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Project ID: 2003DE24B

Title: Accelerated Pollutant Biodegradation by Electrode Use

Project Type: Research

Focus Categories: Waste Water, Treatment, Water Quality

Keywords: biodegradation, wastewaters, remediation, sediments

Start Date: 06/01/2003

End Date: 02/28/2004

Federal Funds: $1500.00

Matching Funds: $3000.00

Congressional District: At large

Principal Investigator: Dentel, Steven K (University of Delaware)

Abstract: It has been shown by Bond et al. (2002) that in underwater sediments, the connection of anaerobic and aerobic layers by graphite electrode pairs increased the rate of biodegradation of acetate and benzoate while producing a measurable current through the electrodes. In their study, a biological population of anaerobic bacteria formed colonies around the surface of the deeper electrode (the anode). There is a lack of readily available electron acceptors (especially oxygen, the one that is most commonly used in aerobic environments) in an anaerobic environment but these microbes were apparently able to use the electrode as an electron acceptor. PCR analysis indicated them to be of a type that usually uses ferric iron ions (Fe3+) as an electron acceptor, converting it to Fe2+ while degrading organic materials. While the authors performed these experiments to model what could be done in marine sediments, they also stated that its success "suggests a strategy for promoting the bioremediation of organic sediments in the subsurface environment." What is remarkable is that the presence of the electrode pair actually accelerated the growth of the microorganisms responsible for biodegradation of the substrate. Thus, it is possible that the use of electrodes in this manner could offer some important benefits for wastewater treatment efficiency and remediation of contaminated groundwaters or sediments. The electrodes could be inserted with the lower portion bare, so that its surface would be available as an electrode at any depth needed. No chemical additions would be required. The process might even generate some electricity, and certainly would require no energy to operate. This would be beneficial for water resources by enabling subsurface contamination to be dealt with in an effective manner, preserving aquifer and other water quality for future generations.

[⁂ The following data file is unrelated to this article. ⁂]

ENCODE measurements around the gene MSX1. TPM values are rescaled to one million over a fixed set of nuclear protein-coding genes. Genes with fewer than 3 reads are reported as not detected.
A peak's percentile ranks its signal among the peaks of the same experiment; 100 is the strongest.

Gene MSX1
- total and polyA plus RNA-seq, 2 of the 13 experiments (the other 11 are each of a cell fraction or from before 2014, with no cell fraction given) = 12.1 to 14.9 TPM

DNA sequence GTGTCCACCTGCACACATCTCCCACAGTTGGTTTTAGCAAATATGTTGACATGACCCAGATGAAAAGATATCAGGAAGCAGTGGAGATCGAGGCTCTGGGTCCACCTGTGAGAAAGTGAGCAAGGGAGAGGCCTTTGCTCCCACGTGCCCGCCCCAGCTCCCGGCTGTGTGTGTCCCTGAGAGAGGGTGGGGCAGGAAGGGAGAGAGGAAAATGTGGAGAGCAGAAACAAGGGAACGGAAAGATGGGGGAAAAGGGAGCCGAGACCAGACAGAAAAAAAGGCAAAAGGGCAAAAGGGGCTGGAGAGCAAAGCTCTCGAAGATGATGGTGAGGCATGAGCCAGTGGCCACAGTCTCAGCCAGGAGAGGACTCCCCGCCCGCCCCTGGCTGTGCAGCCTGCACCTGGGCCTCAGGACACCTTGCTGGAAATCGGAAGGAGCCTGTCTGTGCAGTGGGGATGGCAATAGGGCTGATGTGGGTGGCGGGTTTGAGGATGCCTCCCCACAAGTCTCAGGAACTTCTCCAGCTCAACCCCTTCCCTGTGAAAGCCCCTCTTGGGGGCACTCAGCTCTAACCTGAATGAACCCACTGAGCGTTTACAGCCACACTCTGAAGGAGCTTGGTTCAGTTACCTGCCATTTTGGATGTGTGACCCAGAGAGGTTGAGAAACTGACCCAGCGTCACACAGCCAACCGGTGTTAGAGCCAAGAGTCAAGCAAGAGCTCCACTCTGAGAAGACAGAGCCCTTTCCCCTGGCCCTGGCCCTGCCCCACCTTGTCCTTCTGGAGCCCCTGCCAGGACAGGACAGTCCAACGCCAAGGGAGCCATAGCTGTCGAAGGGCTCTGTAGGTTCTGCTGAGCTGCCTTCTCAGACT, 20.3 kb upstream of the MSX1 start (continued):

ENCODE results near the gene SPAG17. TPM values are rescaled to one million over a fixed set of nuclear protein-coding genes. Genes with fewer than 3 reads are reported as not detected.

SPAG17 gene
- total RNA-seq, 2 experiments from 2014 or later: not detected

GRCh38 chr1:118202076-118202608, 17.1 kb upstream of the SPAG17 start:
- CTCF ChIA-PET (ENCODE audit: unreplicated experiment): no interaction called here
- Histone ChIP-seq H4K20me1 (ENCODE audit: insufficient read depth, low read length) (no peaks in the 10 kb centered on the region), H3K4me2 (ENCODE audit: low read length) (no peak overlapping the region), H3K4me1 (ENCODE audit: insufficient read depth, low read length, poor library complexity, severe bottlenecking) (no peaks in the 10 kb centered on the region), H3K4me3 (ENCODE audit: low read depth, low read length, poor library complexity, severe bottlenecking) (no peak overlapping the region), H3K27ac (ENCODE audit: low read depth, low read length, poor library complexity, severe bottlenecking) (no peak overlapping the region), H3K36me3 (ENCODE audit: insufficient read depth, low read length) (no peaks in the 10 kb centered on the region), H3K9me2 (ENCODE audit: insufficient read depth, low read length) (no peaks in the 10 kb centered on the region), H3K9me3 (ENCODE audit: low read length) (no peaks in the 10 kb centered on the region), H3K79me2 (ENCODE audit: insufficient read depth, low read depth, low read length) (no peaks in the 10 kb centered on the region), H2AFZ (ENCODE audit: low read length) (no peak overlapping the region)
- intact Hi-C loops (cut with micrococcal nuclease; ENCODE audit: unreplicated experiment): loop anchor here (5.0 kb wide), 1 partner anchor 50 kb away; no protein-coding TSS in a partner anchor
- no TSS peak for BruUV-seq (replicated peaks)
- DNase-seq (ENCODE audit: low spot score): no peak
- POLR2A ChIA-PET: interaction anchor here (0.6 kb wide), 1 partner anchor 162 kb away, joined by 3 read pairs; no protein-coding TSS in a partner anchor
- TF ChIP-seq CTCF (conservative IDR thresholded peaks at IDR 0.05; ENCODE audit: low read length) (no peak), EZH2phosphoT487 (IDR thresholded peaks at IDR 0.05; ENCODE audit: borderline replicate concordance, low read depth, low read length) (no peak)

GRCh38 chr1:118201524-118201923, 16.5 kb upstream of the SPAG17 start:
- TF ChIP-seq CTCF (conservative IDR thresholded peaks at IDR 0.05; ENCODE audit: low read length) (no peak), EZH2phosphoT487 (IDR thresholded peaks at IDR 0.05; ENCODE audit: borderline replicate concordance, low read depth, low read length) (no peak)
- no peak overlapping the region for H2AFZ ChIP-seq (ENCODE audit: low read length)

Progress/Completion Report PDF

U.S. Department of the Interior, U.S. Geological Survey
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Last Updated: Thursday June 24, 2004 3:18 PM
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